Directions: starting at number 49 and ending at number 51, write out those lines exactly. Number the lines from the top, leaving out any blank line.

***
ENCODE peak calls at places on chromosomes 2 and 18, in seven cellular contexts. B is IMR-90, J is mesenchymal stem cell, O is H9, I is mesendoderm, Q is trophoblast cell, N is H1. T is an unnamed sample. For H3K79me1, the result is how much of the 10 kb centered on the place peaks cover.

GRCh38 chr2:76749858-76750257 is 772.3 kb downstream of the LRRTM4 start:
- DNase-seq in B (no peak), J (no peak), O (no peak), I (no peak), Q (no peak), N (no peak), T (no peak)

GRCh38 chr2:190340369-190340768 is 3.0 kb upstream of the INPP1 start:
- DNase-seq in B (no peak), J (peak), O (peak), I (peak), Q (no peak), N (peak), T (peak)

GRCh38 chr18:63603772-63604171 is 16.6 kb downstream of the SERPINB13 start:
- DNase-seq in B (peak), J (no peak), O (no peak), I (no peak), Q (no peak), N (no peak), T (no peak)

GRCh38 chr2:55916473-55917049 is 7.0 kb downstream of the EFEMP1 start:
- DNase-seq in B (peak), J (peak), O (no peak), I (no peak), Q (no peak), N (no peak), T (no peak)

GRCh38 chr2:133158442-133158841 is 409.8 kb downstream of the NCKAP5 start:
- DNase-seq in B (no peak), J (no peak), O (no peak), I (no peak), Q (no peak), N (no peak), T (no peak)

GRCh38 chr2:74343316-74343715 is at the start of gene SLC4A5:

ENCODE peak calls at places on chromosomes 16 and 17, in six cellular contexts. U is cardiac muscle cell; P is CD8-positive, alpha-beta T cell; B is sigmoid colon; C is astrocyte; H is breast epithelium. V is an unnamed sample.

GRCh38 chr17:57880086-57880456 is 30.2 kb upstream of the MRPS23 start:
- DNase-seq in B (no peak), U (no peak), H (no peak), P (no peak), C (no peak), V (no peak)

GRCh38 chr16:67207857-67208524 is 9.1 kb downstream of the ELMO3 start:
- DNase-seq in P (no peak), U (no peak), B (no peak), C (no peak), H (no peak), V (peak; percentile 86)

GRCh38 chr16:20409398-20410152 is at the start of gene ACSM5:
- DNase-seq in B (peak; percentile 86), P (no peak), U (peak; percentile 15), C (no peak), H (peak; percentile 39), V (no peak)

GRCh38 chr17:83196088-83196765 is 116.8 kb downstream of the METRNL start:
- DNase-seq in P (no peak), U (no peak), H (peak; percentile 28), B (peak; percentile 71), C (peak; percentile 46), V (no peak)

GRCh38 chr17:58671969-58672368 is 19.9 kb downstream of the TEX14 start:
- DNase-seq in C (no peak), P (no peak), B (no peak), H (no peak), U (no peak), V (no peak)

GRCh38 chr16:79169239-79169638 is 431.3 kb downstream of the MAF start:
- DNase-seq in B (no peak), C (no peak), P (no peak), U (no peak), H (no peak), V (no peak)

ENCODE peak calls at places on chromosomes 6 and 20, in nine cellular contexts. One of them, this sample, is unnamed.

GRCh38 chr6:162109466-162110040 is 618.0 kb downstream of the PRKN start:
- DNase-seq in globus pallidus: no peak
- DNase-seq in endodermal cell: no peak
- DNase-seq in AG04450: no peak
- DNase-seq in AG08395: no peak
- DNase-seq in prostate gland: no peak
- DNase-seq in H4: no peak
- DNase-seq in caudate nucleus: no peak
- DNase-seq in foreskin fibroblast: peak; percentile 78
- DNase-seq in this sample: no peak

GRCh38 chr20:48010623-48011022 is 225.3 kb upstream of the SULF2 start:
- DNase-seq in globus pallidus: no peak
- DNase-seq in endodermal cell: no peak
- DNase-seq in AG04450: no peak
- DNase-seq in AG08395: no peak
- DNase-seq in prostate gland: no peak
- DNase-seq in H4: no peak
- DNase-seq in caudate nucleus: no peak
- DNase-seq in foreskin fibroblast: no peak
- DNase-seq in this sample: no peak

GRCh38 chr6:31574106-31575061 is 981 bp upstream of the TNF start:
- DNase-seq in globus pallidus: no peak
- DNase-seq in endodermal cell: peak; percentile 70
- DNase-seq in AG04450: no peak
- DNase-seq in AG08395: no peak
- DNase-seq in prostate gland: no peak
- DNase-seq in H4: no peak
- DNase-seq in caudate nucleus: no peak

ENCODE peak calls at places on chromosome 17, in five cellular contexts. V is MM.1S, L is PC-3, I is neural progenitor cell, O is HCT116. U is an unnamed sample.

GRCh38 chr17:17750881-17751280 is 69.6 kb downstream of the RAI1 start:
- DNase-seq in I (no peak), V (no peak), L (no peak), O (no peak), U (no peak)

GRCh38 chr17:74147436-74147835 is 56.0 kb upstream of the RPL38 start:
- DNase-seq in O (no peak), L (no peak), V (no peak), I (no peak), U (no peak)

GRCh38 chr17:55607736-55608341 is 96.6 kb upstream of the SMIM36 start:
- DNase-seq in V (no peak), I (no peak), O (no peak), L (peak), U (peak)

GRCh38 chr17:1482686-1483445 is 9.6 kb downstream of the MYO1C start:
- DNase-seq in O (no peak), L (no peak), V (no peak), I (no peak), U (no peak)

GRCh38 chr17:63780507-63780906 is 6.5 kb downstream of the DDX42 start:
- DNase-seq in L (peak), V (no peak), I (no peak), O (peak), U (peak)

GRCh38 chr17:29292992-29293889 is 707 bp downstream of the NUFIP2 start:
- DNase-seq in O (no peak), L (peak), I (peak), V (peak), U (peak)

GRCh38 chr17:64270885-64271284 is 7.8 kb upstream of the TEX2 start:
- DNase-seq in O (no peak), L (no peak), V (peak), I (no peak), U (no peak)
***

- DNase-seq in endodermal cell: peak; percentile 70
- DNase-seq in AG04450: no peak
- DNase-seq in AG08395: no peak